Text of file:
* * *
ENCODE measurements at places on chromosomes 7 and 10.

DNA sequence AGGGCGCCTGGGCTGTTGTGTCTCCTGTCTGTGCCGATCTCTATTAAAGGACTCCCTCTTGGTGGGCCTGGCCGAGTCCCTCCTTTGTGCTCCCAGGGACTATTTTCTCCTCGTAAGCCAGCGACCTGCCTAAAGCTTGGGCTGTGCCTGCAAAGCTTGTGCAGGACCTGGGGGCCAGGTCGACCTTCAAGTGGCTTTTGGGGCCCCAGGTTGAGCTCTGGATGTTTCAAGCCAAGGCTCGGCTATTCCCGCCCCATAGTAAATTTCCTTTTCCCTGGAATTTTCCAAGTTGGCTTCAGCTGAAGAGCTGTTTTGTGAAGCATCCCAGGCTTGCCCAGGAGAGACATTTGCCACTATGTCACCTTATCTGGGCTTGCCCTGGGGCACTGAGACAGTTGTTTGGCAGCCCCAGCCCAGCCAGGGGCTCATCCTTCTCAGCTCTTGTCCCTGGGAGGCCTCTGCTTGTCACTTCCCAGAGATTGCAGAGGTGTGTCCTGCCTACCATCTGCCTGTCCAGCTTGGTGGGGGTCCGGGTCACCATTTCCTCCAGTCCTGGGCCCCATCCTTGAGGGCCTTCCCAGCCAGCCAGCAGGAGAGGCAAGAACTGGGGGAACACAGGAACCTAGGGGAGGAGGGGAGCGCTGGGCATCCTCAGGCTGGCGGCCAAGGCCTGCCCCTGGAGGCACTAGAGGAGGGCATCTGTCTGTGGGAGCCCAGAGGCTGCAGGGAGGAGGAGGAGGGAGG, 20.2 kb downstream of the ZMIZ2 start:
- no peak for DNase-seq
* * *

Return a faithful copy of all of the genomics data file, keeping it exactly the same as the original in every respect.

ENCODE measurements at places on chromosomes 7 and 10.

DNA sequence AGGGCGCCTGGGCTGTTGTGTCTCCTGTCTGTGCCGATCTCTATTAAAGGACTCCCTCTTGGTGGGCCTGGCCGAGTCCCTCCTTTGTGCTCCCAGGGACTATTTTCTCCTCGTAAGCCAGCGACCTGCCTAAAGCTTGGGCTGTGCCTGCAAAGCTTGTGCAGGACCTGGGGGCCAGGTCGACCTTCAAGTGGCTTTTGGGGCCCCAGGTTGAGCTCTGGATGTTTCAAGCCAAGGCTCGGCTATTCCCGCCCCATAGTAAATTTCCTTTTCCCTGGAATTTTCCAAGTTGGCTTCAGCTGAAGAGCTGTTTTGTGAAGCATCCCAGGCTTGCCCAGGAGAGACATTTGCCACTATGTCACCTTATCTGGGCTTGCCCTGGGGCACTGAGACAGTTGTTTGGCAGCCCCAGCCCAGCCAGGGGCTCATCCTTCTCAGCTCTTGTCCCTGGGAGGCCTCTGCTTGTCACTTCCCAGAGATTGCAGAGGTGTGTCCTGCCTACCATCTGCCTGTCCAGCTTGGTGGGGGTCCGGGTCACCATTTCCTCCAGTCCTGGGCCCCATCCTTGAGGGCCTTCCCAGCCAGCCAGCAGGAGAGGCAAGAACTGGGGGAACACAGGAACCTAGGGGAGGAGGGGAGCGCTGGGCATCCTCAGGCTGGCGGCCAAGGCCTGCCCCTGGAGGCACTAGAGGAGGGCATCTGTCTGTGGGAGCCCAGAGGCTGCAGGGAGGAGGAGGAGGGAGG, 20.2 kb downstream of the ZMIZ2 start:
- no peak for DNase-seq